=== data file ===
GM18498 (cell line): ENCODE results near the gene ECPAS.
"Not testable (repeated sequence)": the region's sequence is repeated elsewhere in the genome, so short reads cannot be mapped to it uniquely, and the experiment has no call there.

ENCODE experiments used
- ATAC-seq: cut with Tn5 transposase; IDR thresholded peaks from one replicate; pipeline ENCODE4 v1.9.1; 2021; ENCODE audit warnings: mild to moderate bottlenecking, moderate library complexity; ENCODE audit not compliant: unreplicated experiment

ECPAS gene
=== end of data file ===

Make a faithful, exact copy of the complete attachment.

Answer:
GM18498 (cell line): ENCODE results near the gene ECPAS.
"Not testable (repeated sequence)": the region's sequence is repeated elsewhere in the genome, so short reads cannot be mapped to it uniquely, and the experiment has no call there.

ENCODE experiments used
- ATAC-seq: cut with Tn5 transposase; IDR thresholded peaks from one replicate; pipeline ENCODE4 v1.9.1; 2021; ENCODE audit warnings: mild to moderate bottlenecking, moderate library complexity; ENCODE audit not compliant: unreplicated experiment

ECPAS gene